That song was by a band called Chicago. In 1969. Way to show my age ...
The MOOC experiment is cultural as well as educational. Nowhere was this more starkly evident than in the horror generated by the moment at which the first assignment set came due.
It didn't matter that the course policies said Greenwich Mean Time (GMT). The horror split into three main categories:
1. "The deadlines should be in East Coast time, because EdX is in Boston."
2. "The deadlines should be in Pacific time, because Stat2X is in Berkeley."
3. "The deadlines should be in my time here, because I'm here."
All three are understandable, but each has its problems:
1-2. One of the beauties of an online course is that it's not in any fixed physical location. It's in The Cloud, wherever that is. Clouds drift. Where somebody's office is doesn't determine where the work is done. For example, Stat 2.3X won't start till the semester is over in Berkeley; I might handle that one from several different time zones.
3. Students move, even across time zones. We don't want to keep track of where they're working from, and we can't have each student setting his or her own time zone for each assignment, specially when many students aren't clear about time zones at all.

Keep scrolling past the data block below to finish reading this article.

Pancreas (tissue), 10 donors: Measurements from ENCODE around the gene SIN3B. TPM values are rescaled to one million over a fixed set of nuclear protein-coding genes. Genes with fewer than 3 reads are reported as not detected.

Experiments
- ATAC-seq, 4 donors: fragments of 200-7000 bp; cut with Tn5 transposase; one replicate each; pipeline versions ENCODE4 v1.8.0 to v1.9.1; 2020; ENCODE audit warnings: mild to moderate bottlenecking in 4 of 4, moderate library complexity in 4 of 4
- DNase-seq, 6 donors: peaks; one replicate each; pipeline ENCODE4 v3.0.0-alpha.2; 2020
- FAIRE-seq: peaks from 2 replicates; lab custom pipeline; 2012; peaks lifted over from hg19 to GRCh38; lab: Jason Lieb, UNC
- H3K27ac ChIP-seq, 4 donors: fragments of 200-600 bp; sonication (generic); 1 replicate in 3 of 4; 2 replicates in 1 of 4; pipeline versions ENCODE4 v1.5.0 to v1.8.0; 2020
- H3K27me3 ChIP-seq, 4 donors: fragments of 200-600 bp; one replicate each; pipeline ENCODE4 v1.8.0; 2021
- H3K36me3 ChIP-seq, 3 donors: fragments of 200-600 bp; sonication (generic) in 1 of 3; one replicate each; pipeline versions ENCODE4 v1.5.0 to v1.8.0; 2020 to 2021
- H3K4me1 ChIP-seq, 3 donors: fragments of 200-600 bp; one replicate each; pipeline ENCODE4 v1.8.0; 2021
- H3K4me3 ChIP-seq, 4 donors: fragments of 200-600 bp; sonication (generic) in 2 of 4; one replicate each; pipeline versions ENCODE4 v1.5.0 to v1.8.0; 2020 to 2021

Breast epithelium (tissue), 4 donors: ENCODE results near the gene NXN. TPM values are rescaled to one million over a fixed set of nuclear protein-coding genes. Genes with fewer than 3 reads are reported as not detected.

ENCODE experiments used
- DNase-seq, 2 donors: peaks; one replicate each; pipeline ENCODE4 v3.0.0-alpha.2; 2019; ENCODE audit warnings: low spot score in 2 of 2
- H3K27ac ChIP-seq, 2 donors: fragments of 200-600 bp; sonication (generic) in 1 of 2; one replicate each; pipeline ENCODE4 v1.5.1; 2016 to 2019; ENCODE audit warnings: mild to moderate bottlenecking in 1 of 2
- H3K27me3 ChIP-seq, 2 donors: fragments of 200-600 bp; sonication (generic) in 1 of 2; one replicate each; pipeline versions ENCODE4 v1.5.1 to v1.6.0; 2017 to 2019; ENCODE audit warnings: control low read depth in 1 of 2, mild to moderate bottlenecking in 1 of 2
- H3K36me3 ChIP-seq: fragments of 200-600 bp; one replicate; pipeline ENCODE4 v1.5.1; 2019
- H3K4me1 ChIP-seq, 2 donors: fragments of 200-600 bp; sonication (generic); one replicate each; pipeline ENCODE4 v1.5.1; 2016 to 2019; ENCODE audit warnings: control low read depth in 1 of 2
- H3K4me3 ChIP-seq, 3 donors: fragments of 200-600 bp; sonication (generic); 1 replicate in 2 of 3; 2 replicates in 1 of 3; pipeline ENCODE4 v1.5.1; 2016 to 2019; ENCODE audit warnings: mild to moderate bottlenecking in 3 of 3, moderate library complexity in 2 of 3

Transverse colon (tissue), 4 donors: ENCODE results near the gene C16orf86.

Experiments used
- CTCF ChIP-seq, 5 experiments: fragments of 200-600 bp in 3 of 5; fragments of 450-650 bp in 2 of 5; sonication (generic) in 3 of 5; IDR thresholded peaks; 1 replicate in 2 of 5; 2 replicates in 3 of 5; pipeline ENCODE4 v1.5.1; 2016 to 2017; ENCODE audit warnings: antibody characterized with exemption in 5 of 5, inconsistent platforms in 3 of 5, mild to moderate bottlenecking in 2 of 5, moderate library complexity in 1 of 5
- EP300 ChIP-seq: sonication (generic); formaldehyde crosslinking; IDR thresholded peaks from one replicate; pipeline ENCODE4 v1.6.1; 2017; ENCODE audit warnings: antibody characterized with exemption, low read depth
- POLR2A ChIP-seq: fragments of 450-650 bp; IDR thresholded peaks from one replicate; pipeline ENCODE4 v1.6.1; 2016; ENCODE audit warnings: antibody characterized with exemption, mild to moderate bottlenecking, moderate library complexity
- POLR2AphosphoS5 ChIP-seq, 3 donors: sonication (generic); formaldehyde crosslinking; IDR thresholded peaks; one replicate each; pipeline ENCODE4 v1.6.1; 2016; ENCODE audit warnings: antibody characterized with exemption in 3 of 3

So we stayed with a single time zone - GMT - which is the platform default and is a standard across the world. Using GMT forces us as course developers to do what most of our students do, which is to arrange our working hours to meet deadlines set in a different time zone. It's an excellent way for us to stay aware of how students have to organize their time.
That said, every deadline that appears on the class website should have a time zone attached to it. And that's not happening. Why? Because it's not possible in the current state of the platform. However, EdX is responsive to concerns and is working on it. Let's hope we'll soon be able to display time zones along with times.
Until that happens, we're stating GMT (also spelled out as Greenwich Mean Time) in bold at the tops of assignments, since stating it once didn't do the job.
And that's as much as we're going to do. We will not have countdown clocks nor reminders sent by email shortly before deadlines. There are other priorities for our overworked engineers; most students finish their work long before the deadlines, anyway.
As for the song, a guy walks up to the singer and asks him for the time "that was on my watch," and the singer subjects him to a "does anybody know and does anybody care" philosophical non-response. You can't help feeling sorry for the poor guy who was probably just trying to catch a bus.
Good song, though, for when you're feeling grumpy about the rat race.